The pictures jar our senses: buildings half-standing amidst their own rubble. We needn’t see tangled bodies and fractured family life; it’s obvious from the torn tenements as the story wrenches us into the image. I’m always angry when I see one building shattered while others stand. What were the builders thinking?
We have the technology to build structures that survive earthquakes. It is more costly. For whom is that a barrier?
For a lot of people, I quickly remember. Charlatans exist, throwing up pathetic structures in impoverished backwaters then charging outrageous rents. Even in wealthy areas, building inspectors charged to protect citizens with a code are told to “look the other way” as new structures go up. Many buildings, however, are owned and inhabited by people who are just trying to make their way with their fingers crossed that the disaster doesn’t come to them. They have neither the means nor the confidence to put so much effort into something as unseen and inedible as an I-beam.
Because of all those factors, we will continue to be jarred by the pictures when disasters strike. Rescue workers will continue to run from their homes donning hardhats and grabbing rescue packs. There will be a rush of media attention to the safety of our bridges and buildings, with talking heads assuring the public that that can’t happen to us. Then we will settle back to our complacencies and their story, which will continue to be tragic, will fade from public view.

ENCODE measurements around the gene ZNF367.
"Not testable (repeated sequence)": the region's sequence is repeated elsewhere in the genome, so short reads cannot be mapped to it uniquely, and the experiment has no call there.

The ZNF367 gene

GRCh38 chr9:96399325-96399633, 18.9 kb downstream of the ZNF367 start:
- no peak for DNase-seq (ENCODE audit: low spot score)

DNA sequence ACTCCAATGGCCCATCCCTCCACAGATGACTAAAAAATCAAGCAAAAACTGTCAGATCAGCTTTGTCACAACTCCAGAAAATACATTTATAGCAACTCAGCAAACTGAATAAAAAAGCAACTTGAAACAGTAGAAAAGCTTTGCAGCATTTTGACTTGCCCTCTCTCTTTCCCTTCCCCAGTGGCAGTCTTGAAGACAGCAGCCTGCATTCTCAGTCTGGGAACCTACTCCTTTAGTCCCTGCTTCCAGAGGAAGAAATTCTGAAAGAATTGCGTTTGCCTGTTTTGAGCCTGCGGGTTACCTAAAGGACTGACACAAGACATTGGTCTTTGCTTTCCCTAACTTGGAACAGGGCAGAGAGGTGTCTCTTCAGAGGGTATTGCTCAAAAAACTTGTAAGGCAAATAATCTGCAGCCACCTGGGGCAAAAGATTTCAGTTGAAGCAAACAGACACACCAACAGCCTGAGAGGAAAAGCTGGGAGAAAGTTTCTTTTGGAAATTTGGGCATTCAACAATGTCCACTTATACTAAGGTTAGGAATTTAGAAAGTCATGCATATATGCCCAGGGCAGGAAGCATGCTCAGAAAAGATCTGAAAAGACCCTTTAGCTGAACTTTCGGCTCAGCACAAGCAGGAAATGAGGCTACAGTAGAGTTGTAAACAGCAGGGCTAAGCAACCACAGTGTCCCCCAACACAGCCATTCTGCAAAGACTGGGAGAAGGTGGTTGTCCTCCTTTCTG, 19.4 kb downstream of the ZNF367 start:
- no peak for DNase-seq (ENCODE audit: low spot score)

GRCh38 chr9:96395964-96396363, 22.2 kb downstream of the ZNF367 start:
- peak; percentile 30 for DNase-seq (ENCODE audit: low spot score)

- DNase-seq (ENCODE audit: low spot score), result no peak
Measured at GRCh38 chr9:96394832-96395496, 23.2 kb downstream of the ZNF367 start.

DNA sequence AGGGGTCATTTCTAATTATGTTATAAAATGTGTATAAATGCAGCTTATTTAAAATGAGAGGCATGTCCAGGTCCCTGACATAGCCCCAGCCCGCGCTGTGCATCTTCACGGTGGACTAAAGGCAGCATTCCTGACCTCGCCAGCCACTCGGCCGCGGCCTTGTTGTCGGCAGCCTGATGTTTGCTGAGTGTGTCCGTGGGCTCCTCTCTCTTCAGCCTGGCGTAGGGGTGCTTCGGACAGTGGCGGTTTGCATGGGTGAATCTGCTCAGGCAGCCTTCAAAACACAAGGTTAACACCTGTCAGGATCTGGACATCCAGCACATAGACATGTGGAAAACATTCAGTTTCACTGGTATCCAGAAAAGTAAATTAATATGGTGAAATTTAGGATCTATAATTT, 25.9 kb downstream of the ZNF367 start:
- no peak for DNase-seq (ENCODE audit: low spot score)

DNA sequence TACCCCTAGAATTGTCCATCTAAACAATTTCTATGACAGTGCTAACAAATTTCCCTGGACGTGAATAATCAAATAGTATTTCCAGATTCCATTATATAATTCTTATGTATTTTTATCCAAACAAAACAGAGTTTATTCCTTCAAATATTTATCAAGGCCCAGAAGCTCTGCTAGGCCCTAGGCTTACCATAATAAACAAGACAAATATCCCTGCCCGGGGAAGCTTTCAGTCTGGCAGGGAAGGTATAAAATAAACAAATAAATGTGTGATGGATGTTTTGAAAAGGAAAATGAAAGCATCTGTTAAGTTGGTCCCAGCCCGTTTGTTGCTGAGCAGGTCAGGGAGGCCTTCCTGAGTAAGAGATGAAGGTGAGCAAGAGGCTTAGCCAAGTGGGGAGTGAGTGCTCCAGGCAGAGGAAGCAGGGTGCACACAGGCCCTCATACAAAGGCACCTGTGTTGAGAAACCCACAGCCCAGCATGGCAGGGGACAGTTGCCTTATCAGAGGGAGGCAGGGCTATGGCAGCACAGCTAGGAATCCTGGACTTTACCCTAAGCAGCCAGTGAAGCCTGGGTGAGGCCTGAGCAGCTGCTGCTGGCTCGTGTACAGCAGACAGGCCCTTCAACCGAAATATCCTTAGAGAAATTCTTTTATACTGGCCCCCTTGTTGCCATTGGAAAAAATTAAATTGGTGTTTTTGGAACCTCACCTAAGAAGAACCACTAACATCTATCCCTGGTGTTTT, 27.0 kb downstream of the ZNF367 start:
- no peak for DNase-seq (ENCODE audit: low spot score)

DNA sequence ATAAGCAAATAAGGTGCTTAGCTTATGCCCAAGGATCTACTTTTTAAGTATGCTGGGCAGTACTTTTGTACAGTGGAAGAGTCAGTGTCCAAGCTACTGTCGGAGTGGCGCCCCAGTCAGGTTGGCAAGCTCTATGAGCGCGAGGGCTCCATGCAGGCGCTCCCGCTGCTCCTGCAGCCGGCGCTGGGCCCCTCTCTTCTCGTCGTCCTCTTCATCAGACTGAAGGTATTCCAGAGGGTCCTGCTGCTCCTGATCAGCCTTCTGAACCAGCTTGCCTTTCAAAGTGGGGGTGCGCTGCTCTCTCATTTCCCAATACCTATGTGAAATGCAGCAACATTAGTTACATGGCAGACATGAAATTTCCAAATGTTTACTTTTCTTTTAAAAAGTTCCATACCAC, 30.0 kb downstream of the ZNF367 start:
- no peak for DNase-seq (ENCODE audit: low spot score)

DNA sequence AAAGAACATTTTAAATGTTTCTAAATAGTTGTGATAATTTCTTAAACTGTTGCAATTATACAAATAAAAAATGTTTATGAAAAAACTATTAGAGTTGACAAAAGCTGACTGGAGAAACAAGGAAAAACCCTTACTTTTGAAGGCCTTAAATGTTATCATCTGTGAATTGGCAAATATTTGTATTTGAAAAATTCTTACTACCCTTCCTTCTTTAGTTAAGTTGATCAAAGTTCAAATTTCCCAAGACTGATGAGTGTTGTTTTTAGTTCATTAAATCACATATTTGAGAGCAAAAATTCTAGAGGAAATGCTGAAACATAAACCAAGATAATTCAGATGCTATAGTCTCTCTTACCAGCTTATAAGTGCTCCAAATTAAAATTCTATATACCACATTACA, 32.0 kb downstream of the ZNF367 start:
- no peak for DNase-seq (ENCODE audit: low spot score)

People are shaken as often as buildings are, occasional shifting ground underneath rattling their foundations and destroying the parts of their structures that aren’t up to code, exposing weaknesses that lie unseen, and taking down strong structures that simply exist in the path of greatest upheaval. Things, and people, that appear well-built, sometimes fall.
Western people are all about insurance. Planning. Avoiding catastrophe. That’s why I’m initially angry when I look at those pictures. The dance of Shiva, destroying as important as building, is not my knee-jerk view. I like continuity and safety. It appeals to me that Brigham Young looked at the cracks in the foundation of the Salt Lake Temple and had them tear out 8 years worth of work because he knew the temple should stand through anything. I think some things should be built to last, that when everything else is shaken, some things, and people, should be refuge in the storm.
I’m having an inspection lately, and taking serious the reports. Some things are changing, some visible, some not. I’m trying to be rigorous, asking myself never to look the other way, to have the courage to do a major structural renovation. It seems better to do this while the weather is fair, to check the ground before I expand, and to evaluate the design before I invite others to inhabit. It seems wise to make sure I am up to code, as well as the things I build. Built to last.
When the ground shakes, as it sometimes does, I plan to be … unshaken … with a hard hat and an aid bag in the entry closet. Definitely still in the design stage, still pulling out foundation stones, but with a solid plan. And when the ground shifts and when the shaken fall, maybe I’ll be free to be of use somewhere.